feeble and vulgar as three of these plays, MR. RICHARD HERNE SHEPHERD has and so emptily conventional as the fourih? brought out two largely padded-out vol. We can only suggest a very partial solu. umes which he entitles, "The Plays and tion of the difficulty, but a partial solution Poems of Charles Dickens,” * - plays there is. Anyone who will compare the and poems which could certainly have very miserable and vulgar farce called been got into a single unpretentious vol-1" The Lamplighter” in these volumes, ume without any difficulty at all, and with the contributions to “ The Pic Nic which would not add an iota to Dickens's Papers” called “The Lamplighter's Stogreat reputation in either shape, though ry,” which is republished here, will, in in their present ostentatious form they part at least, divine it. The latter, though miglit injure - if it were by this time it is one of Dickens's poorest efforts, susceptible of injury from any conceivable probably because it was a recast of the cause, — by the severe disappointment rejected farce, - is yet much superior to which the contents are certain to inflict the farce, and in the opening portion of it on every one who allows his expectation is not quite unworthy of the humorist. to rise as he opens them. The truth is You see at once how much better adapted that the plays are vulgar and the poems than the dramatic forin was the easy nar. are altogether commonplace and flimsy, rative form to the vigilant, observant huand that neither the one nor the other are mor of Dickens. The moment he gets at all worthy of the great humorist. There bis Lamplighter Chairman and his Lampare only a few touches in these volumes lighter Vice-Chairman hobnobbing to. to betray the man of genius even to those gether at the Lamplighters' House of who know bow great his genius was, and Call, he falls into his natural manner, and absolutely nothing to prove his genius to you begin to smile at his touches, just any doubter or disbeliever. Those plays because he does not feel bound to make for which Dickens alone is responsible every separate speech a separate effect. have an air of underbred jocoseness which “Gentlemen,' said the Lamplighter in is thoroughly distressing. And the poems the chair, :I drink your healths. And are commonplace sentiments thrown into perhaps, sir,' said the Vice, holding up commonplace rhymes. No one who reads his glass, and rising a little way off his the farce called “ The Lamplighter" will seat, and sitting down again, in token that feel the least surprise that even so dear a he recognized and returned the complifriend of Charles Dickens as Macready ment, 'perhaps you will add to that confound it impossible to accept it, while he descension by telling us who Tom Grig will find it very difficult to understand was, and how he came to be connected in how so great a humorist as Dickens ever your mind with Francis Moore, physicame to write either that, or the disagree. cian.?” That is not a sample of Dickens's able rubbish which he called “ Is She bis humor, but it is a sample of that easy, Wife? or Something Singular.". The only keen observation which makes so admirsurprise of these volumes will be the dis- able a background for his humor; and it covery that the plays in which Dickens is certain that half the intolerable vul. was assisted by men of much less genius garity of the larce is removed by the framethan himself, i.e. Mark Lemon and Wilkie work in which it is set in the paper, where Collins, are unquestionably superior to it becomes a legendary narrative, told by those of which he alone was the author. their chairman to the assembled lamp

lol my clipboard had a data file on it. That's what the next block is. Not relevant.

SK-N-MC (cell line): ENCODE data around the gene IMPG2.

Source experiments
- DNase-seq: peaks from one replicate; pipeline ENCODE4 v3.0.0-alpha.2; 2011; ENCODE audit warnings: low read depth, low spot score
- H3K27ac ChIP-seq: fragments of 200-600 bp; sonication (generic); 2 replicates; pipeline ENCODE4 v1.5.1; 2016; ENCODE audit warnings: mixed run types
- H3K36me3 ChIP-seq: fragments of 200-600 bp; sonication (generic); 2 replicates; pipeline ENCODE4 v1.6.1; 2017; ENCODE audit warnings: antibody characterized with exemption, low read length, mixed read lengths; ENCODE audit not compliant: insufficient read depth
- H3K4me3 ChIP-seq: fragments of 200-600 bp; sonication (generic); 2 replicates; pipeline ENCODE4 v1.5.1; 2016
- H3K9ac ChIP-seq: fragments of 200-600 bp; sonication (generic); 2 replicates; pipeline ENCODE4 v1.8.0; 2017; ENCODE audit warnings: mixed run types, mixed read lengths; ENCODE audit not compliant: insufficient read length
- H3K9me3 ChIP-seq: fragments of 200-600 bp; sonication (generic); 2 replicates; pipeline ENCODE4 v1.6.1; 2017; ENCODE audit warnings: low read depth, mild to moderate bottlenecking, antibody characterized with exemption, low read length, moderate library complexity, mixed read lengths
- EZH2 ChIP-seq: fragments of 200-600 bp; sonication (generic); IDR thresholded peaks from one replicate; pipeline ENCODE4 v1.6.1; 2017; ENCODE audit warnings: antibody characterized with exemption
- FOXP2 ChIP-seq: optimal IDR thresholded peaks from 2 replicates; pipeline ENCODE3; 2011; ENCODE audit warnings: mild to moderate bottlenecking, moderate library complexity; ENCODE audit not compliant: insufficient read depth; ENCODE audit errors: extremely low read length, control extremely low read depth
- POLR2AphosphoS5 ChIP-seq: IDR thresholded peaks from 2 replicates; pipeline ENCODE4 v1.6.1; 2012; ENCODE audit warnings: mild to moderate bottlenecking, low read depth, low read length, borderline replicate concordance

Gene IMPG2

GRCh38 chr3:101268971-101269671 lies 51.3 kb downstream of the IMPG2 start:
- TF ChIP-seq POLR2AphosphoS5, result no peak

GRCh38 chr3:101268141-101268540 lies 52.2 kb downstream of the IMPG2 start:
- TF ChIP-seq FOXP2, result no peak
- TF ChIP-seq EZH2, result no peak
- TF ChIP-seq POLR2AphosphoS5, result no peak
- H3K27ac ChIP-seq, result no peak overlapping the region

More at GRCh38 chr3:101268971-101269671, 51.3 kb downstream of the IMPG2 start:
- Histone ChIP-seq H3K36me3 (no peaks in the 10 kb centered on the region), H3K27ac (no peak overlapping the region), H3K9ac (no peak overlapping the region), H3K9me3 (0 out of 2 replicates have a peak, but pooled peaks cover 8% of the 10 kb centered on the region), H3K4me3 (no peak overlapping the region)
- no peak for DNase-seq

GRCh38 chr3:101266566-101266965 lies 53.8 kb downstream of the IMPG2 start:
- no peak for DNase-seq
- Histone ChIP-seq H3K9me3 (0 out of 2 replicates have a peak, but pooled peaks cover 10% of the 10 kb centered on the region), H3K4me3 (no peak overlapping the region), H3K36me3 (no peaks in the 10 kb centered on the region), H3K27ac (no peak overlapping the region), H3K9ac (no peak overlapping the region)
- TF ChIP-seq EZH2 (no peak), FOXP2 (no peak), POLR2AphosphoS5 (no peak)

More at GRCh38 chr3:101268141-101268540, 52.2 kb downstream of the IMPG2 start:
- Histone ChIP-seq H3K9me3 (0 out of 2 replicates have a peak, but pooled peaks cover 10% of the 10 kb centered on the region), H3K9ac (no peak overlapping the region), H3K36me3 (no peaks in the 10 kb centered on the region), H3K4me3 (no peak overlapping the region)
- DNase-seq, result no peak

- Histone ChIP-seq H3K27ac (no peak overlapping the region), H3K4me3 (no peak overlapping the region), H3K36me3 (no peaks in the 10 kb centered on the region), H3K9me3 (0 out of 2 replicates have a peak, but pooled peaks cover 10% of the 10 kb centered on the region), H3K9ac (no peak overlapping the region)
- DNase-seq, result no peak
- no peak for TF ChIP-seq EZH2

All this may be a puzzle to those who lighters in a tavern. It may be remem, remember, first, how much of dialogue, bered how utterly another great humorist, absolutely unrivalled in its way, Dickens Charles Lamb, failed, when he exchanged has embodied in his greatest books; and the easy, slipshod style of the essay, for next, bow very great he himself was as an the commedietta and the farce. The fact actor, and, — what was the next thing to is, no doubt, that the dramatic form is as